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Ruling party chief proposes small modular reactors as way of energy aid to nuke-free N. Korea

Rep. Song Young-gil, chairman of the Democratic Party, delivers a speech during a plenary session of the National Assembly in Seoul on Wednesday. (Yonhap)
Rep. Song Young-gil, chairman of the Democratic Party, delivers a speech during a plenary session of the National Assembly in Seoul on Wednesday. (Yonhap)
The head of South Korea's ruling party on Wednesday proposed the installation of small modular reactors (SMRs) in North Korea, calling it a useful way to supply energy to the country when it is free from nuclear weapons.

"Under the precondition of resolving the North Korean nuclear issue, SMRs could be a useful way to supply energy to North Korea that has many mountainous regions and a shortage of power transmission and distribution networks," Rep. Song Young-gil, chairman of the ruling Democratic Party (DP), said in his speech to a parliamentary plenary session.

"SMR is highly likely to emerge as an effective energy source for Middle Eastern nations or countries with heavy geographical restrictions."

The party chief made the proposal as part of his broader vision to help his country attain carbon neutrality.

"There are barriers to attaining complete carbon neutrality only based on renewable energy. It will be inevitable to come up with an energy mix that taps into hydrogen and nuclear energy (as well) for a pretty long while," Song noted.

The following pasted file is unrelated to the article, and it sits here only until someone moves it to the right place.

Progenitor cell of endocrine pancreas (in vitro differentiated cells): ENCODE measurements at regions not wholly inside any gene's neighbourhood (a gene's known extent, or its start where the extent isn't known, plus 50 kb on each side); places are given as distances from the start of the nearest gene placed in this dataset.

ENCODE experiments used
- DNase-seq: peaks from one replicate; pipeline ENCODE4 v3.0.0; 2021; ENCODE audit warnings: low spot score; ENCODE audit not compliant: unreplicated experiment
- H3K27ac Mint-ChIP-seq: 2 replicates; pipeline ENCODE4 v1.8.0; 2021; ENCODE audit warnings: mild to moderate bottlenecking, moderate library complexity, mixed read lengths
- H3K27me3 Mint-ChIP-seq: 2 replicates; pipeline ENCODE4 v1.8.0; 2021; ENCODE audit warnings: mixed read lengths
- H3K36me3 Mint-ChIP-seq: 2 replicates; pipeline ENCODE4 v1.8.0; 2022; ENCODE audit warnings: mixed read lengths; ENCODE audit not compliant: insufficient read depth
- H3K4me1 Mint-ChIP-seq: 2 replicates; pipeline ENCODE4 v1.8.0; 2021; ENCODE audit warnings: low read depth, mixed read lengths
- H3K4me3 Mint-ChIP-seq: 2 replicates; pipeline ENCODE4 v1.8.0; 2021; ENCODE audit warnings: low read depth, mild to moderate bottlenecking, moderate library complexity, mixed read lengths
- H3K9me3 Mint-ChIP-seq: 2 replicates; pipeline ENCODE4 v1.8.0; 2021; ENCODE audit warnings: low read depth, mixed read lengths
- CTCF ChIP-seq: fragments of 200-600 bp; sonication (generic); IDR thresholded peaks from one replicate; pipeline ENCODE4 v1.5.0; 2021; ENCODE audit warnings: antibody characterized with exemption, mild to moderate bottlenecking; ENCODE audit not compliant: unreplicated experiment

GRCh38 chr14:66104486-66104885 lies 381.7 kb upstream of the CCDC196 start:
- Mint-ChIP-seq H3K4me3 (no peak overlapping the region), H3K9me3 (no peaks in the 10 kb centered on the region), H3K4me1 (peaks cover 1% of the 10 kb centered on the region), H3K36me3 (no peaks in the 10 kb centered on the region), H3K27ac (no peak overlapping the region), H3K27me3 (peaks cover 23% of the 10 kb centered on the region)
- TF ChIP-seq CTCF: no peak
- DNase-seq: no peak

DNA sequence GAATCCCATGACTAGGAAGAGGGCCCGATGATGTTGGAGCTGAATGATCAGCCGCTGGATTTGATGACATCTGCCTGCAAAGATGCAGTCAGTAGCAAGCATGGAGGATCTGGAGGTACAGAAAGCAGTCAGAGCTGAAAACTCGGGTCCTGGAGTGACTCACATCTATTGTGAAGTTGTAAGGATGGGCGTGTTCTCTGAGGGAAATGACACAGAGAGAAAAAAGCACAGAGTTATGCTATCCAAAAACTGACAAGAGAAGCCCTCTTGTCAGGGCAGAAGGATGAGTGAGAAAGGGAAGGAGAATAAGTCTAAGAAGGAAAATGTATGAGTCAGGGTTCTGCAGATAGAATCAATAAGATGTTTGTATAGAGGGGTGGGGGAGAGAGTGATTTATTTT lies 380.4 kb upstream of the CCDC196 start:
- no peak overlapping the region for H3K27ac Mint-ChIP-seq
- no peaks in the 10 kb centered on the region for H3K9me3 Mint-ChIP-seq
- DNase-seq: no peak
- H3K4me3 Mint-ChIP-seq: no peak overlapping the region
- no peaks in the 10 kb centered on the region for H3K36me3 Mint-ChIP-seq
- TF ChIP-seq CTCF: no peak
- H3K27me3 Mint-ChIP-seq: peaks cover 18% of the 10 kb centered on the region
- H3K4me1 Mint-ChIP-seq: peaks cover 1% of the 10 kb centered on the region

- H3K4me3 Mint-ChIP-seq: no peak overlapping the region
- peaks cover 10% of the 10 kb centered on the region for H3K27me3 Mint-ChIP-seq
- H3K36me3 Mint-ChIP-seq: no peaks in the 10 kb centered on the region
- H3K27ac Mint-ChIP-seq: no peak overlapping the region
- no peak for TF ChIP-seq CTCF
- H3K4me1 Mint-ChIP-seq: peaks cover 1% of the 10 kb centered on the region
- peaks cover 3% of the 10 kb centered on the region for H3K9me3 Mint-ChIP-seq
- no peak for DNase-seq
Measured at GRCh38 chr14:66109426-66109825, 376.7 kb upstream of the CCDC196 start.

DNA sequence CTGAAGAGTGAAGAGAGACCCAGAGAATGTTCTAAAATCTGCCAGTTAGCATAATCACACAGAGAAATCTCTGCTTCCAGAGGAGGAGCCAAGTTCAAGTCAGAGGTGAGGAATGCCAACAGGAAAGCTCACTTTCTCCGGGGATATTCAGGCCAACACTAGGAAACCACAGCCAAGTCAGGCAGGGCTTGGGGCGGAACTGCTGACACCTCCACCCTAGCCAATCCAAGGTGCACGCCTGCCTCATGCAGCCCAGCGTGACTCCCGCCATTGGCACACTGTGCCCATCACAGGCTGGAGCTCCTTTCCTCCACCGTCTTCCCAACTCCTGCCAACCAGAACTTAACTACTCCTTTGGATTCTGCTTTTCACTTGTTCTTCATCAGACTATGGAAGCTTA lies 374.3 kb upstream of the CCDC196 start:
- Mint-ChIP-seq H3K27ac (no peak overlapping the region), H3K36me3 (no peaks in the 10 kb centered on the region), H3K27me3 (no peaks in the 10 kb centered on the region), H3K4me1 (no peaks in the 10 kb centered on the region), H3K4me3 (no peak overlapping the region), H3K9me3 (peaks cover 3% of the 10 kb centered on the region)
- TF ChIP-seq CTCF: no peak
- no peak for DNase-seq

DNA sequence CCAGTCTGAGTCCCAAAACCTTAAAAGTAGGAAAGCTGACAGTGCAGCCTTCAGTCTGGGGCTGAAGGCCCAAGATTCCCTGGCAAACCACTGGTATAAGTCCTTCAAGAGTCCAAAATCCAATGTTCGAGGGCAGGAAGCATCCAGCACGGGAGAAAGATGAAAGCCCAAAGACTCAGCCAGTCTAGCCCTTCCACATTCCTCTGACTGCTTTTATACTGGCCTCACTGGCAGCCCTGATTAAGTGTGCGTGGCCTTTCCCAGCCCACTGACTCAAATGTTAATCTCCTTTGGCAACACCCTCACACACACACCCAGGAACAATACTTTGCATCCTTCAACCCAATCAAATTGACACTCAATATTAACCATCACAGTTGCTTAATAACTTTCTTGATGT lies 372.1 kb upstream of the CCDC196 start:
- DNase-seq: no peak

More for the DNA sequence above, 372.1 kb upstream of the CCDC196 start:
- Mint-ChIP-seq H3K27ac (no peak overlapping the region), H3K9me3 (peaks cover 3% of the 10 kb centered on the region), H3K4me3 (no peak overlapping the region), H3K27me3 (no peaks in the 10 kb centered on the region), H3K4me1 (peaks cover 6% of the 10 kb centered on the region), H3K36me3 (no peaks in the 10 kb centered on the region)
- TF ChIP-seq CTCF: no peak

South Korea is currently gearing up to harness SMRs as one of its new growth engines to lead the global market. During their summit last month, President Moon Jae-in and US President Joe Biden agreed to join hands in making inroads into foreign markets for nuclear power plants. SMR is a type of lower-maintenance nuclear fission reactor that is smaller than conventional reactors.

Song also pledged his party's support for the commercialization of the indigenous artificial sun technology.

The DP leader also requested President Moon open a new government ministry in charge of policies catering to young people.

"(We) need comprehensive, long-term policies for young people ... I propose the president appoint a new special minister of youth issues to be in charge of housing, employment and education issues for young people."

The proposal was made in the wake of the sensational election of 36-year-old Lee Jun-seok as the new leader of the conservative main opposition People Power Party (PPP) last week. His election brought to the fore the growing voting power of young people as well as their growing discontent with the political establishment.

"I wish (the PPP), overcoming the impeachment (of former conservative Park Geun-hye), will evolve into a reasonable conservative party," Song said of the PPP. "It will be the beginning of a new change," he said, referring to Lee's recent expression of interest in forming a standing consultative body with the ruling party and the government.

The DP chief also vowed close cooperation with the government to facilitate the payment of the second round of universal COVID-19 stimulus checks as early as before the summer vacation season. (Yonhap)



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